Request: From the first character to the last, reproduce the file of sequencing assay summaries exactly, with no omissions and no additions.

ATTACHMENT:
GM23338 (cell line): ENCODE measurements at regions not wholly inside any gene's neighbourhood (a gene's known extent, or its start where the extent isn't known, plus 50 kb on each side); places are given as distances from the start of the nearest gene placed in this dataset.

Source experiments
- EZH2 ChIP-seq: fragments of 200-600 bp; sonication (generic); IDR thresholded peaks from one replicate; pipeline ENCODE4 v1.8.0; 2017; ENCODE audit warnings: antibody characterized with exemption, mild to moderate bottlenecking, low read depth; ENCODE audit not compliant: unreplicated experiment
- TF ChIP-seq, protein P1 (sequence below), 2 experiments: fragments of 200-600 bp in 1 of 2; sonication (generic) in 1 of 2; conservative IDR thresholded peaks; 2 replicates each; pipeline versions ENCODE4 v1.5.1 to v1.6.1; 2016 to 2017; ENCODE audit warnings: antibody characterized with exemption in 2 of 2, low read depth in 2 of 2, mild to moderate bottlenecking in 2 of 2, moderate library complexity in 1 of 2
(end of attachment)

GM23338 (cell line): ENCODE measurements at regions not wholly inside any gene's neighbourhood (a gene's known extent, or its start where the extent isn't known, plus 50 kb on each side); places are given as distances from the start of the nearest gene placed in this dataset.

Source experiments
- EZH2 ChIP-seq: fragments of 200-600 bp; sonication (generic); IDR thresholded peaks from one replicate; pipeline ENCODE4 v1.8.0; 2017; ENCODE audit warnings: antibody characterized with exemption, mild to moderate bottlenecking, low read depth; ENCODE audit not compliant: unreplicated experiment
- TF ChIP-seq, protein P1 (sequence below), 2 experiments: fragments of 200-600 bp in 1 of 2; sonication (generic) in 1 of 2; conservative IDR thresholded peaks; 2 replicates each; pipeline versions ENCODE4 v1.5.1 to v1.6.1; 2016 to 2017; ENCODE audit warnings: antibody characterized with exemption in 2 of 2, low read depth in 2 of 2, mild to moderate bottlenecking in 2 of 2, moderate library complexity in 1 of 2